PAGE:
James Joyce said of ULYSSES, not humbly but perhaps accurately, that if Dublin were to be destroyed, it could be built again from his novel. And if all the monumental jazz recordings prior to, say, 1930 were to vanish, one could rebuild the Hot Library of Alexandria from this CD.

Some listeners (they can’t help themselves) will compulsively start a list of Influences and Models that they hear. I won’t. This CD is completely endearing because it’s music. Let others point out, “Oh, that’s exactly the note that Kid Wawa plays on take 17, the take that only came out on Beka 12666-4!” I say, “Don’t these fellows sound grand, utterly like themselves?”

The only thing missing from this session is a band vocal: I think of the three of them humming behind a Kris solo passage or (dare I dream) hearing the trio warble the ode containing the heroic couplet, “You bought my wife a Coca-Cola / So you could play on her Victrola.” Maybe on the second disc of this trio’s oeuvre.

Andy, Kris, and Hal create affectionate wise music that amazes us, touches our hearts, helps make our world dance. Infinitely complex yet plain as day, their music enriches us.

Don’t be the last one on your block to experience HOT CLASSICISM.

May your happiness increase!

HOAGY APPROVES! VISIONS OF NEW ORLEANS, MADE REAL (Part Two): KRIS TOKARSKI, TIM LAUGHLIN, and HAL SMITH at the EVERGREEN JAZZ FESTIVAL (July 31, 2016)

Double rainbow, Evergreen, Colorado, 2014. Photograph by Michael Steinman

Double rainbow, Evergreen, Colorado, 2014. Photograph by Michael Steinman

You can experience the joy of Part One here.  All I will say is that I hope the MacArthur “genius grant” people are viewing this and the previous post: letters should be sent out now.  I won’t share their addresses, but the three superb creators of Melody and Swing are Tim Laughlin (clarinet), New Orleans; Kris Tokarski (piano), the same city; Hal Smith (drums), Searcy, Arkansas.

For the second part of the musical offering, here are two songs by Hoagy Carmichael.  The first has a glorious Louis Armstrong connection — both on disc and on film.  The second is a mournful poem in praise of the Crescent City, and the first recording of it I know features a young Jimmy Rushing with the Bennie Moten band.  Heroic antecedents, I would say.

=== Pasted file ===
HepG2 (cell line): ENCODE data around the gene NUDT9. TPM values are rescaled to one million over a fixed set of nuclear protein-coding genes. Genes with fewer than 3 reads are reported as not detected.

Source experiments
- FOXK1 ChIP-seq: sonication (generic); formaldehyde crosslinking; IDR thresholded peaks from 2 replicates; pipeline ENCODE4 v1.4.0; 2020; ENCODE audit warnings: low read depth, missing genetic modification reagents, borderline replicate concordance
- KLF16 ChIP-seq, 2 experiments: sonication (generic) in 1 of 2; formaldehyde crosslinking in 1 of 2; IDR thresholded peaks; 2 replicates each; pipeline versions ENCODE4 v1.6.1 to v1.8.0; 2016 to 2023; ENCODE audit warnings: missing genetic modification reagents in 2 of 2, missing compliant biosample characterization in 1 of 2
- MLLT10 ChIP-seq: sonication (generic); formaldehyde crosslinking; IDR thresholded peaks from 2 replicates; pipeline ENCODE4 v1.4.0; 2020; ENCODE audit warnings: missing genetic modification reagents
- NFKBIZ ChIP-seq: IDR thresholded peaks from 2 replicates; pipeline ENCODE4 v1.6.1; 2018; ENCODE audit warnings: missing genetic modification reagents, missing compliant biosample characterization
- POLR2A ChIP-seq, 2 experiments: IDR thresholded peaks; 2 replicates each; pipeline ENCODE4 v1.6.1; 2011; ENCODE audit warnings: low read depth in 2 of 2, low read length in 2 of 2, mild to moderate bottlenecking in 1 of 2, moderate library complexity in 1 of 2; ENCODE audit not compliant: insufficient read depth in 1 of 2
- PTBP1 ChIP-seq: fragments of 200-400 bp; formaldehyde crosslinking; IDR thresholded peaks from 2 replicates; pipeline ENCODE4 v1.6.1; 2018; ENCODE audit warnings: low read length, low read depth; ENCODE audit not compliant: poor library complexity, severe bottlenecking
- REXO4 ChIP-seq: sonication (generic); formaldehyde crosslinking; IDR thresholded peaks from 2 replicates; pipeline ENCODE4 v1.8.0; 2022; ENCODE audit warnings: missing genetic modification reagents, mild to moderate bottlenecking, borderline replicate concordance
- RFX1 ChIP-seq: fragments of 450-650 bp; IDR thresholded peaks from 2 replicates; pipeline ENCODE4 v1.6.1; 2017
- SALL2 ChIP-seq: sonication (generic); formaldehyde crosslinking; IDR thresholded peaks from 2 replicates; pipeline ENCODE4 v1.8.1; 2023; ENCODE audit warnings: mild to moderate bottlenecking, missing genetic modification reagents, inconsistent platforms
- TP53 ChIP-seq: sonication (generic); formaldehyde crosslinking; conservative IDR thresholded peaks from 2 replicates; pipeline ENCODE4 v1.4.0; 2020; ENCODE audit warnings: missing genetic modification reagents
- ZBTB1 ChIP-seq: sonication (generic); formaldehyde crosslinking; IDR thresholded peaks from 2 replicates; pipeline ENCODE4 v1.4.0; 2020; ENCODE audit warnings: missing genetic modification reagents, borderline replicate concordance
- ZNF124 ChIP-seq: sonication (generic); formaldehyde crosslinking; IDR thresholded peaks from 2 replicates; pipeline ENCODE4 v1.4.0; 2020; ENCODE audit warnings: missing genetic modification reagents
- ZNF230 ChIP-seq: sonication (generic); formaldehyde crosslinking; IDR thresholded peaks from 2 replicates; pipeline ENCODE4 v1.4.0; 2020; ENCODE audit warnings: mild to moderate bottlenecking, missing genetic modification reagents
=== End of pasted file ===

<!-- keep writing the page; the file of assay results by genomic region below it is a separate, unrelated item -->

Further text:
JUBILEE:

and NEW ORLEANS, with the verse no one does:

And this just in.  My phone made a peculiar sound.  There was a text from a private number — a huge smiling emoticon with the initials H.C. beneath it. I take that as a celestial vote of confidence!

I don’t think I have to reiterate what a glorious time I had at the 2016 Evergreen Jazz Festival.  The music, as they say, speaks for itself.  And there’s more to come.

May your happiness increase!

LYRICISM, DRAMA, FUN, SWING: TIM LAUGHLIN, CONNIE JONES, DOUG FINKE, CHRIS DAWSON, KATIE CAVERA, MARTY EGGERS, HAL SMITH at the SAN DIEGO JAZZ FEST (Nov. 29, 2014)

I’ve seen and heard a great deal of live jazz performance since 2004 (and before then) and occasionally I feel as if the video camera has been grafted on my body (“More than five thousand published YouTube videos,” he said immodestly) — but the band that follows is one of my great pleasures.

TIM AND CONNIE FQF

It’s a delicious hybrid of deep New Orleans, Bob Crosby Bobcats, Teddy Wilson and Basie small groups.  I speak of Tim Laughlin’s All Stars featuring the master of melody on clarinet; Connie Jones, cornet; Doug Finke, trombone; Chris Dawson, piano; Marty Eggers, string bass; Hal Smith, drums.  Here they are in all their delightful gliding majesty at the 2014 San Diego Jazz Fest.

TIM AND CONNIE

YOU’RE LUCKY TO ME:

BUDDY BOLDEN’S BLUES:

DO YOU EVER THINK OF ME?:

And a vocal feature for someone who’s not only one of the greatest instrumentalists I know — but also a great musical actor and singer, Mister Connie Jones — NEW ORLEANS AND A RUSTY OLD HORN:

I treasure these musicians and these performances, and feel privileged beyond words that I have been in the same room (with a camera) with these masters.

May your happiness increase!